Ugliest team out there? A winning Pitt team doesn't care for style

Publish date:

BOSTON -- An old acquaintance greeted Pittsburgh athletic director Steve Pederson in the bowels of the Garden moments after his school's escape of Xavier here last night, a 60-55 victory that put the Panthers in tomorrow's East Regional final against Villanova.

"Was that ugly or what?"

"It was beautiful," Pederson replied with a well-practiced serenity.

Such is the curious aesthetic with which followers of Pitt basketball have come to terms. All of the Big East teams still alive in these NCAAs share a rugged style, but no team is homely the way Pitt is. We're talking coyote, mirror-cracking, Wicked-Witch-of-the-West, "U-G-L-Y, you-ain't-got-no-alibi" ugliness.

For starters, take the figures cut by the Panthers' two most conspicuous players, center DeJuan Blair and point guard Levance Fields. Blair lugs around so much junk in the trunk that the gold standard of journalistic seriousness, the New York Times, recently devoted a lengthy report to his hindquarters. This is not even to address the imperfections in Blair's game, which involves short-range shots that sometimes seem to be literally tossed over his shoulder. Yet these shots -- and the rebounding and on-the-block position that Blair seizes by deploying his low center of gravity -- have been effective enough to earn co-Big East Player of the Year honors.

As for Fields, a converted second-baseman from Brooklyn who looks like a hybrid of neighbors Mars Blackmon and Al Sharpton, it sometimes seems as if he fumbles his dribble, bricks free throws and launches ill-advised heaves through the first 35 minutes of a game simply to heighten the drama of some moment he'll later seize like a champ. The daggered three he plunged into the Muskies in the final minute last night recalled two shots in the late stages that beat Connecticut in February; and another late jumper that turned back Oklahoma State in the second round.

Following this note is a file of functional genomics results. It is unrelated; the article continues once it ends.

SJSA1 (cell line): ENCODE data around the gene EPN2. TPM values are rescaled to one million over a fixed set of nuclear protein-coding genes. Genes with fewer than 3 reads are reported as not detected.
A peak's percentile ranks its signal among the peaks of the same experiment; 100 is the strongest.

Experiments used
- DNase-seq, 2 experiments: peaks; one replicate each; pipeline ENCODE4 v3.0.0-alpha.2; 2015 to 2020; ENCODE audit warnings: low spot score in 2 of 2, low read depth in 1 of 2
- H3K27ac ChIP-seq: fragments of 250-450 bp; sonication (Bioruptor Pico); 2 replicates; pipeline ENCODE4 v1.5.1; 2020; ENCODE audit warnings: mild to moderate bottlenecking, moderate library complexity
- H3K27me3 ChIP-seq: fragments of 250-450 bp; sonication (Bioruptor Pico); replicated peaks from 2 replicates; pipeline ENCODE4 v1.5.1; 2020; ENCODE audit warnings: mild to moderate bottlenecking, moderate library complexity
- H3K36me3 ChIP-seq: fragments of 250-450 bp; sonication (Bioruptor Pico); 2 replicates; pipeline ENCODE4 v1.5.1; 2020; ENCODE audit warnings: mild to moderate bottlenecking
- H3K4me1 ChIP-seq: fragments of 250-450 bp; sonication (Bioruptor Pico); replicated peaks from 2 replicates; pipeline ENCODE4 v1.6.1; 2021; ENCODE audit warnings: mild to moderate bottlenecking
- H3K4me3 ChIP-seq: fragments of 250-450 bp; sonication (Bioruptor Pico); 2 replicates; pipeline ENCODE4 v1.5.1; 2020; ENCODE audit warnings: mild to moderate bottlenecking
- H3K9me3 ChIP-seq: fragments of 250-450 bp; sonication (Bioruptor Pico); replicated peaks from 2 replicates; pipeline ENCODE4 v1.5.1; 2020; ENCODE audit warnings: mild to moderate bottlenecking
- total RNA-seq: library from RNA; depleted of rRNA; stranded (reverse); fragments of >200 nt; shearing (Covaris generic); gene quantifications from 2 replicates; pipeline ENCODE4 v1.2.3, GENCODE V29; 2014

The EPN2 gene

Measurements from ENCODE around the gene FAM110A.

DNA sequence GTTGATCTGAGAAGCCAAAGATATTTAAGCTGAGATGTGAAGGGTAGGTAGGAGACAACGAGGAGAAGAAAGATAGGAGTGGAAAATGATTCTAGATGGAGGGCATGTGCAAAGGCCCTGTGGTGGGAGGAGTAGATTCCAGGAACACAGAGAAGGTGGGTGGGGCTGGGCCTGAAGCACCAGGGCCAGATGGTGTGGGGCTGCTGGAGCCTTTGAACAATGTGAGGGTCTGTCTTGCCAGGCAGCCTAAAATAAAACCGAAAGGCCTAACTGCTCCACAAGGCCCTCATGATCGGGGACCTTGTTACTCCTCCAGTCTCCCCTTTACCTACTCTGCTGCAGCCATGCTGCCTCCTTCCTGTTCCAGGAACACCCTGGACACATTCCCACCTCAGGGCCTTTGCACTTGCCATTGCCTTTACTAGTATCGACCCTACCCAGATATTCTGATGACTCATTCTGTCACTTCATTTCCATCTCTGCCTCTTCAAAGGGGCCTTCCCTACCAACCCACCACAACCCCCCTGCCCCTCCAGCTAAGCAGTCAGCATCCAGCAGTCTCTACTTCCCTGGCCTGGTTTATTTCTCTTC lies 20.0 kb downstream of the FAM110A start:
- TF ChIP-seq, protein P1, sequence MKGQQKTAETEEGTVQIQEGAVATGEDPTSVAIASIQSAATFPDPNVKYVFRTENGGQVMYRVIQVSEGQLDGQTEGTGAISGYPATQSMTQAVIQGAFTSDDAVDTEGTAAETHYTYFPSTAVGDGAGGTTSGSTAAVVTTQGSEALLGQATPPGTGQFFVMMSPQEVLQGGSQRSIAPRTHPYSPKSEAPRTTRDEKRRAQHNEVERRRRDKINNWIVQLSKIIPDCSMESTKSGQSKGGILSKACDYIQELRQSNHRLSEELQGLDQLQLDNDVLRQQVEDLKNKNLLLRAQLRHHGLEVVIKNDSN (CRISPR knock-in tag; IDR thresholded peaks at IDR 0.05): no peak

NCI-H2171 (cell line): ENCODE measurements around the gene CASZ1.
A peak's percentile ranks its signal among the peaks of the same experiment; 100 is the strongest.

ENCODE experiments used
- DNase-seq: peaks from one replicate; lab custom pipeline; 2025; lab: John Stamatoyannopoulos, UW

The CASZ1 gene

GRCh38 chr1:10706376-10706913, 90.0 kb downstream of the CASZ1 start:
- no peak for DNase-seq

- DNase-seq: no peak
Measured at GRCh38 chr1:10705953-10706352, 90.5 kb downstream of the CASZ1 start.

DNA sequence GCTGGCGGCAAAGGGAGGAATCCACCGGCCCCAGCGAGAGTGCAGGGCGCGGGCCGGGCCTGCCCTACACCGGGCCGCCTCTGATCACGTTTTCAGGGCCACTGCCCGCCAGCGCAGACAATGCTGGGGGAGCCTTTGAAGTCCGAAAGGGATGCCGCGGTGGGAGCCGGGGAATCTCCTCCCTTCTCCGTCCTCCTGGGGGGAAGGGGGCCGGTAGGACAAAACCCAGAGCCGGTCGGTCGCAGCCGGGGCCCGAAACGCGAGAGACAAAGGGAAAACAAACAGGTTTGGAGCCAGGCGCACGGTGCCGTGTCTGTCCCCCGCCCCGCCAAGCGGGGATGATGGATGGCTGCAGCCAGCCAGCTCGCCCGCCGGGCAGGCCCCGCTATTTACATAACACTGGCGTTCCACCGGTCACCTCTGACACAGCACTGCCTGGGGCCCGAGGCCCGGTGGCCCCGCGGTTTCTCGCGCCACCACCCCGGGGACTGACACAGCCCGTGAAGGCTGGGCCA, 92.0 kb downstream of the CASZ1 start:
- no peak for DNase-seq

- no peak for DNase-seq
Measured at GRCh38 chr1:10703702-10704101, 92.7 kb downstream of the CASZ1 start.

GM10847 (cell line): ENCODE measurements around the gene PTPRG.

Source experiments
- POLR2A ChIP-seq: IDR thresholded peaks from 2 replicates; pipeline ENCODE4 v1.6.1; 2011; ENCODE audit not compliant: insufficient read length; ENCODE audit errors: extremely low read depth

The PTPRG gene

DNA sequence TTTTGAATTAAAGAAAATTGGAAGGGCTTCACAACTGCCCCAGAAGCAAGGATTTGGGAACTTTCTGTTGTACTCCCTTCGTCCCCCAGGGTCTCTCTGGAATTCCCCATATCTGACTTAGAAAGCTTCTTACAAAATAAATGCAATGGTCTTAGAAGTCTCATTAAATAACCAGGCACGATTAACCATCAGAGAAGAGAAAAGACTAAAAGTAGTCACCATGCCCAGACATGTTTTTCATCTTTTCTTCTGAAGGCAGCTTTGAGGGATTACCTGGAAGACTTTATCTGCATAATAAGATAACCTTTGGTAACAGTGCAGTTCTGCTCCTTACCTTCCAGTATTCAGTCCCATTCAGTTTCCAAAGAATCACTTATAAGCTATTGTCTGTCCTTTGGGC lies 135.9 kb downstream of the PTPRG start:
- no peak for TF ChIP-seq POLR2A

Winning ugly is so much a part of Pitt's m.o. that, even as Xavier built an eight-point halftime lead, Villanova's assistant coaches kept telling their boss, Jay Wright, that "Pitt's gonna win this."

"It's just who they are," Wright says with a shrug.

Through a parade of coaches dating back three decades, Pitt's basketball teams have embodied the substance-over-style spirit of the Steel City, a place where, as Roy Blount Jr. put it in his classic account of a season with the Steelers About Three Bricks Shy of a Load, "Open any window and you've got a smoke-filled room." Pittsburghers? "We're hardnosed," says Blair. "We fight for what we want."

Villanova isn't just from the opposite, brotherly lovely end of Pennsylvania; it's from the tony Main Line. But, says Wildcats swingman Dwayne Anderson, "We like to be ugly as well. We don't run up and down and alley-oop. We want to dive on the floor, with bodies flying all over the place. We want to be -- I'm not sure if this is the right word -- more uglier."

But the reigning pageant queens will have to be dethroned. "People say we win ugly," says Blair. "But we win. And it's all about winning."

For the team that's easier on the eyes tomorrow, there'll be no award for congeniality.